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When knowing is not enough

I know that emotions are important; that emotions are interpretive, responsive, guiding. I know that feeling emotions is important for our well-being.

The method for interpreting the Bible I developed in post-grad work values emotion as showing the performer meaning in the compositions.

Recently I led three keynote sessions for the Network of Biblical Storytellers’ International Festival Gathering, reiterating the value of our emotions in our encounters with stories biblical and personal.

I know that emotions are important.

And yet. In recent weeks I have been holding back on my emotions, causing tension in my body, restricting my ability to be vulnerable and available for the people I serve.

Knowing is not enough. Feelings must be felt.

Feelings. It’s in the name

Knowing that emotions are a way of knowing, I was trying to get to the message in the emotions, to name them, to understand what they wanted to tell me.

But I seemed to be trying to get to the message without feeling the feelings, although I do know, and have written this year about, the necessity of going through the darkness to get to the light.

Why was I retreating from the emotions, then? When I know what I know?

There’s something else I knew, intuitively, about these emotions – they were going to be big. Complicated, scary, overwhelming big.

They’re not going to go away if I ignore them. Feelings – it’s in the name, you know – feelings must be felt.

Eventually, with the help of a healing practitioner to create some safety in which I could breathe into the dis-ease of resistance, I cried the sadness. After the tears of sorrow, the anger began to pop, with a kind of joy at being free and felt. When I sat up, I was lighter, I smiled, even laughed. I had found some ease.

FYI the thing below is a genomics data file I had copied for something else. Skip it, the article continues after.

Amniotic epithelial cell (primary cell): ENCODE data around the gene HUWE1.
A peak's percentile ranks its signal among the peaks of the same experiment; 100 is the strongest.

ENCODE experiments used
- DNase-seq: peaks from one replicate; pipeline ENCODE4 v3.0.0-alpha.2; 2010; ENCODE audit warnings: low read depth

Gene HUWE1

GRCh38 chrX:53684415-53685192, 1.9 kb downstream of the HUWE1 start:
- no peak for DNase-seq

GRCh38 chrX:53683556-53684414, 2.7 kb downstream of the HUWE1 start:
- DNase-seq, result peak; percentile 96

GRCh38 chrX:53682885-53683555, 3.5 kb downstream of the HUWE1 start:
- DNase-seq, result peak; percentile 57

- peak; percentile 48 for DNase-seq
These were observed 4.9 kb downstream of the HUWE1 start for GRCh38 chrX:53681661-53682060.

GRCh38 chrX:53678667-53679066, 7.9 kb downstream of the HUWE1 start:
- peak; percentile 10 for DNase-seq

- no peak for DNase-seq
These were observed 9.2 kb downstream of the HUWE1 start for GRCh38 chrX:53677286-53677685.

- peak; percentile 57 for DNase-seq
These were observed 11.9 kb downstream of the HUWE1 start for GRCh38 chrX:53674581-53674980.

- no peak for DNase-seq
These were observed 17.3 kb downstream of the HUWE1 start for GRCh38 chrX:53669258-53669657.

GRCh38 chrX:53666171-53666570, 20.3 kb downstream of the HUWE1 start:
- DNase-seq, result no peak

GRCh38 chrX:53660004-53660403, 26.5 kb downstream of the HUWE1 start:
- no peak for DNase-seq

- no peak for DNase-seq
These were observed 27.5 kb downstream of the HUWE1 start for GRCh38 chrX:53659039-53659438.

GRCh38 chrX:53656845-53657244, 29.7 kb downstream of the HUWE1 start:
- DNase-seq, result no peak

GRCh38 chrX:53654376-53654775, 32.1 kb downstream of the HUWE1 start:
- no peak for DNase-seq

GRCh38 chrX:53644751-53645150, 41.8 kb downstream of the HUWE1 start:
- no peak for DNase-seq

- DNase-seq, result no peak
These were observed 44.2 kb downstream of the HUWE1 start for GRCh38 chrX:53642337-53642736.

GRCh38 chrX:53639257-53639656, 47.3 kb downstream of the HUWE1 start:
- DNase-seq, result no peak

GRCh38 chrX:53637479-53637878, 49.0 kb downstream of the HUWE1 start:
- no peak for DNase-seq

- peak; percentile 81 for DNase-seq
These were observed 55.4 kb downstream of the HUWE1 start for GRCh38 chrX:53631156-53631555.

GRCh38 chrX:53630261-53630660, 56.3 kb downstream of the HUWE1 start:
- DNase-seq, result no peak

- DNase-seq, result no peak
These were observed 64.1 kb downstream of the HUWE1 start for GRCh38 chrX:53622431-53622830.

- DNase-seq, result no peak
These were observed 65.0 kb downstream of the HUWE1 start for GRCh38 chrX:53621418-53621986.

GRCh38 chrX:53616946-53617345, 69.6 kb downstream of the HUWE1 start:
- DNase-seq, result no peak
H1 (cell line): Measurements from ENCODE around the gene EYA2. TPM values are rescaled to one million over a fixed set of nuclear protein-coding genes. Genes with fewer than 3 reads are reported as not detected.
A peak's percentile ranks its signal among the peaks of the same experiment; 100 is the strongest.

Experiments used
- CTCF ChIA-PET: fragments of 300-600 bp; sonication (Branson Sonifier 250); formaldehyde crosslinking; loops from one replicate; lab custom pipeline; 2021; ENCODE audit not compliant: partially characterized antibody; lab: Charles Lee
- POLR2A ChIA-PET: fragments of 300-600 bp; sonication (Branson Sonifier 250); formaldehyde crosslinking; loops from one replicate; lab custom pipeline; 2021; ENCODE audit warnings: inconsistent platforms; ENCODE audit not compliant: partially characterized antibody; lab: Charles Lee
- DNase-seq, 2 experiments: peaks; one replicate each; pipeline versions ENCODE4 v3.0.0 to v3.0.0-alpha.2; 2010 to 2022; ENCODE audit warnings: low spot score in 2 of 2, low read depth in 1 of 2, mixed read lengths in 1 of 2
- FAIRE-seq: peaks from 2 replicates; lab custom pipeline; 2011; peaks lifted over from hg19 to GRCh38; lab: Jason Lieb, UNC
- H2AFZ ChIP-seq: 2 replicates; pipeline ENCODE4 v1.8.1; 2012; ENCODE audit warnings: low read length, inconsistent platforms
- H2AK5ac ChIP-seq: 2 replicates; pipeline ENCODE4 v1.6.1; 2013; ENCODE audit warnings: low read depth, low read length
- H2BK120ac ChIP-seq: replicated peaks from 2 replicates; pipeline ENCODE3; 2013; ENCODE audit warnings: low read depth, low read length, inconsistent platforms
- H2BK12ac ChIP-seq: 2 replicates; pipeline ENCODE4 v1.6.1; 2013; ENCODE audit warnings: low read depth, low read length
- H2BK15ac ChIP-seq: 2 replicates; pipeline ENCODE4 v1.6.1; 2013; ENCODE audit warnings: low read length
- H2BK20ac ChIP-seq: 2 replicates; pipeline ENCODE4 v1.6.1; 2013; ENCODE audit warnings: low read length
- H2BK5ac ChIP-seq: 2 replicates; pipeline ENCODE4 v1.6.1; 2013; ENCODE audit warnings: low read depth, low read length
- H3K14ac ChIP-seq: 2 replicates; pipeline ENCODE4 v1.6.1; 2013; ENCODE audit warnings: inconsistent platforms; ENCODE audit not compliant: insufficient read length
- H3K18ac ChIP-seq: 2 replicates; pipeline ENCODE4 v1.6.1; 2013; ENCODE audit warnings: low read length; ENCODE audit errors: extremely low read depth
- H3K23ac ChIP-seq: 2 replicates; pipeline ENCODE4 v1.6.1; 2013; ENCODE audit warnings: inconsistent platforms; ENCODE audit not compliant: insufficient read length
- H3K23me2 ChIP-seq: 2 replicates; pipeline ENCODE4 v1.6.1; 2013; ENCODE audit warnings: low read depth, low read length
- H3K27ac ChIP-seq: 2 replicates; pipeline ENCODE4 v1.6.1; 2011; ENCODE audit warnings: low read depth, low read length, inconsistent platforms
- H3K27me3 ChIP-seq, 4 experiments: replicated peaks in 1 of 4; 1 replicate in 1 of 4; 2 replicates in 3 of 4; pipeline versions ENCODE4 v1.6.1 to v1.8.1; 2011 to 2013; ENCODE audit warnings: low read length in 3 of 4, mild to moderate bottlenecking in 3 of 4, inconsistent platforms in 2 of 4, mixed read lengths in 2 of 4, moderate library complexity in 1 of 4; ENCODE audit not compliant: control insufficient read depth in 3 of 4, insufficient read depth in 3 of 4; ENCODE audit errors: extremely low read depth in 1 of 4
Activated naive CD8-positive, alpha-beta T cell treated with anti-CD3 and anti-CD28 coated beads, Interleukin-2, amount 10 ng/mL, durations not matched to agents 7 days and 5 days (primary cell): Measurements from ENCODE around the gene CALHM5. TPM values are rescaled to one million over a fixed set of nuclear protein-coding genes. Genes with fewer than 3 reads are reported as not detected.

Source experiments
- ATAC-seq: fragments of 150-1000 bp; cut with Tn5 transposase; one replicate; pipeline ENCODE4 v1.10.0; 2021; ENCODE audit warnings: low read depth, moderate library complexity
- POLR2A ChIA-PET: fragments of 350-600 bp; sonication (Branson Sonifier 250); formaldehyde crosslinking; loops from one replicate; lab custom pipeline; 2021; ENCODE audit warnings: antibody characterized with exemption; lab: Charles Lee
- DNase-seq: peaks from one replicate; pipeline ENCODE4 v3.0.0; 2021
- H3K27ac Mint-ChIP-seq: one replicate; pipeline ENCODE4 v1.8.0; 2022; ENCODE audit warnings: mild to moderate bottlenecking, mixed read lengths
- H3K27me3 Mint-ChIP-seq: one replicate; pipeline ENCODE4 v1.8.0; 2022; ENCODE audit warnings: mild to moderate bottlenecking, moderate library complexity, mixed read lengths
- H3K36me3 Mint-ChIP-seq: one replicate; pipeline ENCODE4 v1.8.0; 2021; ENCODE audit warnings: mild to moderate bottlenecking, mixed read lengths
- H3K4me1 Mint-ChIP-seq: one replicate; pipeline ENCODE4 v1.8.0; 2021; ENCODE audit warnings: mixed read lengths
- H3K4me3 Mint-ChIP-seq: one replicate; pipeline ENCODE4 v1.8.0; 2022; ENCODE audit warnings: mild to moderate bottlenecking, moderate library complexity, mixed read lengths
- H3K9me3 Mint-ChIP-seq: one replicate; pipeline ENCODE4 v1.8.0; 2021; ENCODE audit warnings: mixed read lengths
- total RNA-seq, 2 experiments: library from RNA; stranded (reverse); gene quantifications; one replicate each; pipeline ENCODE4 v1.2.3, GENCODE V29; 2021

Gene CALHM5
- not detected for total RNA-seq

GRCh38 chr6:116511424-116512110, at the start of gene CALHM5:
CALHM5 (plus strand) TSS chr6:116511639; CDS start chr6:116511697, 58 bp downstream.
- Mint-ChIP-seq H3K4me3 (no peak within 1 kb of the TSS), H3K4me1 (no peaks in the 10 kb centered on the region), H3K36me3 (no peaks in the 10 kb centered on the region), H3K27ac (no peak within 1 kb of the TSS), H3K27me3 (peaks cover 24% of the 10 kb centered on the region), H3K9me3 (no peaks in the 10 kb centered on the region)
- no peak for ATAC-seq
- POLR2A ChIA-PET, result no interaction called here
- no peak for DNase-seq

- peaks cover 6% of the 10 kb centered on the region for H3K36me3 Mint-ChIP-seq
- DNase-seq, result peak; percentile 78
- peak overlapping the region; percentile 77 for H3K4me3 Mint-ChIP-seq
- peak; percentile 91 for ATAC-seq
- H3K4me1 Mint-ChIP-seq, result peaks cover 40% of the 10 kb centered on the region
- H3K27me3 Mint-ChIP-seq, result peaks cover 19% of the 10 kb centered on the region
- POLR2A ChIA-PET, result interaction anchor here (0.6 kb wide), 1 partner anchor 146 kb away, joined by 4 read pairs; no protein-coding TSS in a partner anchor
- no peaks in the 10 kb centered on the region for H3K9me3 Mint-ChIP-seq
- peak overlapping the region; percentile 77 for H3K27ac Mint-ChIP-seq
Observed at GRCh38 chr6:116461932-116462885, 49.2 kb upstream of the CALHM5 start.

Shadows of people on a dirt path in the bush

The sadness held sorrow, grief, loneliness, homesickness.

The anger held frustration, disappointment, irritability.

Beyond that, I’m not even asking anymore, what caused those feelings, or what do they want to tell me? I suspect the feeling of the emotions is not over yet. I did mention they are big. In fact, twenty four hours later, I was resting on the couch and the sadness overwhelmed me again, more even than the first unlocking. Oh, how I cried. And I still don’t feel ready to do more than feel and name the emotions, let alone identify situations and solutions.

I don’t think the reasons have changed from all that’s been having an impact on me all year, when it comes to it. There may be nothing further to understand. There may be new insights in time. For now, I need only remain open, and allow the emotions their expression.

Feelings are meant to be felt. And that may be all the meaning they hold for us. The feeling itself. I know that, and once again, I feel it.

Knowing your feelings, feeling whole

It is also not enough to feel the feelings, but to know, to understand, why we must acknowledge and express our emotion safely.

Not feeling the feelings, but instead holding them back and holding back from them, was causing dis-ease.

In a state of dis-ease, I was restricted in my ability to be vulnerable. The dis-ease was causing irritability and exhaustion, and a defensive posture.

My role as a minister is very much about being present for and with others. That requires vulnerability on my part, openness, empathy, compassion. If I am not feeling my own emotions, they will come between me and my people. From a defensive posture, I may project my emotions onto others, or be unable to reach past those defences to effectively care for others.

If we as leaders take seriously our own emotions, and care for ourselves with enough time, space, attention for proper expression of them, they will lead us through discomfort to greater well-being. If we do not, if we ignore our feelings, deny them, avoid feeling them, we stay in discomfort, do not experience well-being in ourselves, and are unable to accompany others in their own expression of emotion, reflection, and healing.

In order to be present with those we serve, with our full selves, we need the strength and health that enables our vulnerability and empathy. Attention to our inner selves, our emotional well-being, is a vital part of building that strength and vulnerability. Like putting on your own oxygen mask before helping another because if you can’t breathe you can’t help anyone, process your own emotions first before helping another, because if you can’t feel, you can’t help anyone.